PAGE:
Senator Andrew Lanza, Assemblyman Michael Cusick and Richmond County D.a. Dan Donovan Call on NYS Dept. of Health to Close Doctor-Shopping Loopholes

Andrew J. Lanza

January 28, 2014

Senator Andrew Lanza, Assemblyman Michael Cusick and Richmond County D.A. Dan Donovan today called on the NYS Dept. of Health to crack down on interstate ‘doctor shopping’ and overprescribing in New York State. In a joint letter to State Health Commissioner Dr. Nirav R. Shah, the elected officials argued that entering into collective information-sharing agreements with surrounding states and monitoring their controlled substance prescription activity would help to identify those who have been traveling across state lines in order to illicitly obtain multiple prescriptions for narcotic pain-killers.

“Prescription drug abusers who seek multiple prescriptions from multiple doctors are now shopping in neighboring states that do not track who is filling prescriptions for products prone to abuse and recreational use,” said Senator Andrew Lanza. “Monitoring programs, including New York’s landmark I-STOP law, will be most effective when neighboring states have programs that can share information with each other. These programs, if used effectively, can help detect diversion and prevent abuse of pharmaceutical controlled substances within states and across state lines.”

“Noticing the escalating prescription drug abuse problem on Staten Island, Senator Lanza and I crafted the I-Stop law in 2012. We were seeing a pattern of increased doctor shopping, pharmacy robberies, stolen prescription pads, and a boost in emergency room visits by abusers and addicts. In negotiating the law we insisted that a future means to begin the next step of sharing information with other states be included in that law,” continued Cusick.  “That is why District Attorney Dan Donovan, Senator Lanza and I are asking our New York State Health Commissioner, Dr. Nirav R. Shah, to enter into agreements with our surrounding states to share information with respect to reporting and prescribing of controlled substances. We have begun to see the benefits of the I-STOP law in curbing abuse of controlled substances. Now it is time to share and receive information with other states to prohibit New York residents from crossing our porous borders to elude the New York State database set up by the I-STOP law,” said Assemblyman Cusick.

 Richmond Country District Attorney Dan Donovan said, "The I-STOP legislation sponsored by Senator Lanza and Assemblyman Cusick is proving a vital tool in preventing doctor and pharmacy shopping by people who abuse prescription pills. However, I-STOP is only used in New York and criminals are aware of its limitations. The bad guys are circumventing the authorities by going to our neighboring states - New Jersey, Connecticut, Vermont, Massachusetts and Pennsylvania - to illegally obtain prescriptions. We are imploring the New York State Department of Health to ask those states to partner with the good guys and help us create a prescription sharing system that would truly 'stop' the flow of illegal prescription drugs into Staten Island."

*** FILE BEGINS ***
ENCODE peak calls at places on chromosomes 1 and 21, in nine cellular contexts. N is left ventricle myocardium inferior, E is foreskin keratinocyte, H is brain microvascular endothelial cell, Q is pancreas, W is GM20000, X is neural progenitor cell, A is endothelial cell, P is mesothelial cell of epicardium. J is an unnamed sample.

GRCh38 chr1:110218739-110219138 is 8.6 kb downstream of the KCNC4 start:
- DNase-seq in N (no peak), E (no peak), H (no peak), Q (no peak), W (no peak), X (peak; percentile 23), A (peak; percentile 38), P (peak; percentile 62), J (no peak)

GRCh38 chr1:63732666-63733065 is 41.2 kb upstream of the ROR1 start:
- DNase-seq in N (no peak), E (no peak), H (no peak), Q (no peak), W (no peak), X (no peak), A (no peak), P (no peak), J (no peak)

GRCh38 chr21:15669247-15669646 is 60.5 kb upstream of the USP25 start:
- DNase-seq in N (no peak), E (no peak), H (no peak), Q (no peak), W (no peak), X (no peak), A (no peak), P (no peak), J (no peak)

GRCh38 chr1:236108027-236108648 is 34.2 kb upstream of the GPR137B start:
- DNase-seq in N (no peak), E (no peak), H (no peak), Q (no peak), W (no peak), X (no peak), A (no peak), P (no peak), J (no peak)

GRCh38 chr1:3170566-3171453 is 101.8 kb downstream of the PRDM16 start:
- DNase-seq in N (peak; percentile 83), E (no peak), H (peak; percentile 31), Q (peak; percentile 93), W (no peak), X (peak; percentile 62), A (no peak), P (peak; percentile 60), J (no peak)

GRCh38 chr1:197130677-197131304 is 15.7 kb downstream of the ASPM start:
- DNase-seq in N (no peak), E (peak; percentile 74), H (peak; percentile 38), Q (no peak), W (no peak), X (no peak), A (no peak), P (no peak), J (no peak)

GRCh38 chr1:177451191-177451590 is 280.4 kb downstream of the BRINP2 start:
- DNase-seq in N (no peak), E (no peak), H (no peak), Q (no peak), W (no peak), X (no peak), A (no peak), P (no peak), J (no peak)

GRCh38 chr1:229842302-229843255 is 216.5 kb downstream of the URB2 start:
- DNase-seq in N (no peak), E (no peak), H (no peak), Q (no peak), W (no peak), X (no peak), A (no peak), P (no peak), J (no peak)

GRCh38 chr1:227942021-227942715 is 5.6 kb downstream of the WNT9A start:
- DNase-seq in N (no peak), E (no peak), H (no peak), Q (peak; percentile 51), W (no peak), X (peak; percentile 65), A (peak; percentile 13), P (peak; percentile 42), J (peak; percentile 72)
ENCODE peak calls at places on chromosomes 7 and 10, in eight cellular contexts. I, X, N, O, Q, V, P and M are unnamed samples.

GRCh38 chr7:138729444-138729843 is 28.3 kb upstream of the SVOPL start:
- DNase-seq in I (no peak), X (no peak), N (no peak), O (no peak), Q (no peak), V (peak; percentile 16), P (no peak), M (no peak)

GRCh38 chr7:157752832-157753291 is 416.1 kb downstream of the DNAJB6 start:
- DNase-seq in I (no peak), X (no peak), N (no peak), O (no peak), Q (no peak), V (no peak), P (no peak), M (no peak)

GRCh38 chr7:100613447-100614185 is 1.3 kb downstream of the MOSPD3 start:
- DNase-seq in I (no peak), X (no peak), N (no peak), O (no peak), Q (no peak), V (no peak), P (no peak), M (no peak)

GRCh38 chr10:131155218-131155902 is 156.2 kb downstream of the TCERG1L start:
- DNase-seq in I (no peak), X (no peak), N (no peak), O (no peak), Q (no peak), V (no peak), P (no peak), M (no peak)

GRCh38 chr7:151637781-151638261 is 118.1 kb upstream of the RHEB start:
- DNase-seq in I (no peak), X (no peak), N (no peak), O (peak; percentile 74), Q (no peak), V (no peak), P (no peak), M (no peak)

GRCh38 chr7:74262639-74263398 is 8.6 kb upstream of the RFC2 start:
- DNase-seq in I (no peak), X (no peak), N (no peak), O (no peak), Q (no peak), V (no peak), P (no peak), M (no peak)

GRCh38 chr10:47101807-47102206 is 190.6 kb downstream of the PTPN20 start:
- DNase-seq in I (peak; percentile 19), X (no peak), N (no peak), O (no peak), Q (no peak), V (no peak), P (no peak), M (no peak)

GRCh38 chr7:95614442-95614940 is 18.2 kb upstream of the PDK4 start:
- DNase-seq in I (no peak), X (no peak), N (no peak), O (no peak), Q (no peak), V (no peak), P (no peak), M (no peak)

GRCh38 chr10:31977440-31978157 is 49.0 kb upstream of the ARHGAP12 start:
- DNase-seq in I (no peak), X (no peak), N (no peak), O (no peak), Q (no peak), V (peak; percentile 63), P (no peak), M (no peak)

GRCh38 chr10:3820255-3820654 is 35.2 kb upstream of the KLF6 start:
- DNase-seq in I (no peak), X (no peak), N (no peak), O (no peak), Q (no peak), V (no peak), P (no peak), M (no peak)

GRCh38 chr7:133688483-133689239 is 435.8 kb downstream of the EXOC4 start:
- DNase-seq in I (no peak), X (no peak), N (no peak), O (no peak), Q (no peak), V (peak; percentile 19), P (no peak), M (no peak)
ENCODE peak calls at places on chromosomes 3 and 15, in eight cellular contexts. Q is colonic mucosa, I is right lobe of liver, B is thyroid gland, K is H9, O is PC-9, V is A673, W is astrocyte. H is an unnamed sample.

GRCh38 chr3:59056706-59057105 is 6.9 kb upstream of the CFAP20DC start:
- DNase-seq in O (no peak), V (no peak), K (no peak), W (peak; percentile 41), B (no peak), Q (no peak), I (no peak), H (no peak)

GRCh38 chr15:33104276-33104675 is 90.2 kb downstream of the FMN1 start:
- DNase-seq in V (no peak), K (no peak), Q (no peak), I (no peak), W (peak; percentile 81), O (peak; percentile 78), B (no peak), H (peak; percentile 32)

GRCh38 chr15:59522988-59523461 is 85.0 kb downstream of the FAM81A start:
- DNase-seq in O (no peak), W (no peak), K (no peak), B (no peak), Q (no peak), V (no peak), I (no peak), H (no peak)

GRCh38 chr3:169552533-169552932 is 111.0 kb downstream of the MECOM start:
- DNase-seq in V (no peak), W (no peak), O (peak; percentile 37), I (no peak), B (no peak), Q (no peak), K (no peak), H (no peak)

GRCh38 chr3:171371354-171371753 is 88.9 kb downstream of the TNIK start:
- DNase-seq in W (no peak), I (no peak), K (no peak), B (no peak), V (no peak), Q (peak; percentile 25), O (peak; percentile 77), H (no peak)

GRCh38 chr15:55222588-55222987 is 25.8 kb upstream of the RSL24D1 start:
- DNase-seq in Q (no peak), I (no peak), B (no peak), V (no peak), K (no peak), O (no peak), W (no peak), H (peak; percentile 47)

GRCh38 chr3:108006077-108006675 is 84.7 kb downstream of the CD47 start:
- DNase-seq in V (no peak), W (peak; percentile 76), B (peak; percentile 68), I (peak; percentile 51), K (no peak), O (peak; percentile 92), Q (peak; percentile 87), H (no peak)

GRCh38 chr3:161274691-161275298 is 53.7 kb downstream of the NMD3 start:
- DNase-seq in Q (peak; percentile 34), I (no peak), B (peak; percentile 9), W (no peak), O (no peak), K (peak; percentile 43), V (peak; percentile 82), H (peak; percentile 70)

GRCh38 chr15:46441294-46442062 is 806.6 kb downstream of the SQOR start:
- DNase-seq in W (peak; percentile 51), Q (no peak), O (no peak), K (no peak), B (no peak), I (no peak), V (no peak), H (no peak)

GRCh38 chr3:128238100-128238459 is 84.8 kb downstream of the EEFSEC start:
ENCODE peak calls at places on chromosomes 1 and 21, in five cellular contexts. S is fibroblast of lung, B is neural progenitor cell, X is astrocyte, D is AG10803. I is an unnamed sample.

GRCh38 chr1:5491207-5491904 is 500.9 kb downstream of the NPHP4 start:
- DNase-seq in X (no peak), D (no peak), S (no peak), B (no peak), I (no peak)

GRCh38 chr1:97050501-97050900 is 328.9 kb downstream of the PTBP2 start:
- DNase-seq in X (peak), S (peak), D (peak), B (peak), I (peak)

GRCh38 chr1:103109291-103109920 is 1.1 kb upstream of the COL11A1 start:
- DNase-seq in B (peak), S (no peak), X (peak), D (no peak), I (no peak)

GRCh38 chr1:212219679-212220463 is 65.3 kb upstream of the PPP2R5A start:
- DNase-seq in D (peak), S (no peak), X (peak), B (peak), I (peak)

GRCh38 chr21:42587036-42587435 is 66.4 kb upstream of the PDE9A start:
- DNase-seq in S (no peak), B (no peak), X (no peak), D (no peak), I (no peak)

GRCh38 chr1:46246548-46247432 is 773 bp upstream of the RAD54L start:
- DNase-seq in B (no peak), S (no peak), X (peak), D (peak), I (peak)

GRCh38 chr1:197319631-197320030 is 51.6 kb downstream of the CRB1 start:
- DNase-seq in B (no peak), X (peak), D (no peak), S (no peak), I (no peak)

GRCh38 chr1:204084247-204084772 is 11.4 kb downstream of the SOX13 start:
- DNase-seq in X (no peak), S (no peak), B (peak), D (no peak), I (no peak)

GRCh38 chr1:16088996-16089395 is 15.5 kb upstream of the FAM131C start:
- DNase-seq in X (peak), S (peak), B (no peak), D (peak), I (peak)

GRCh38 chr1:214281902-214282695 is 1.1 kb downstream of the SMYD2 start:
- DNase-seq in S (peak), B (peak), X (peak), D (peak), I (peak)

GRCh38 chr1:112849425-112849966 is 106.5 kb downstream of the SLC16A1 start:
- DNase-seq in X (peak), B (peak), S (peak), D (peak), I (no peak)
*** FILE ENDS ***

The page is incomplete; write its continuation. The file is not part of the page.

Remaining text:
Senator Lanza,  Assemblyman Cusick and D.A. Donovan led the effort to pass the landmark I-STOP law, the Internet System For Tracking Over-Prescribing Act, to fight prescription drug abuse in New York State. The law, signed by Governor Andrew Cuomo in 2012, made New York a leader in fighting the prescription drug abuse epidemic by overhauling the way prescription drugs are distributed and tracked in New York State.  The legislation included the following provisions:

  • Created a New and Updated Prescription Monitoring Program (I-STOP)
  • Mandated Electronic Prescribing of Controlled Substances
  • Updated the Controlled Substance Schedules to Stop Abuse of Certain Drugs, While Protecting Patient Access
  • Improved Education and Awareness of Prescribers to Stem the Tide of Prescription Drug Abuse
  • Created a Safe Disposal Program to Safely Dispose of Prescription Drugs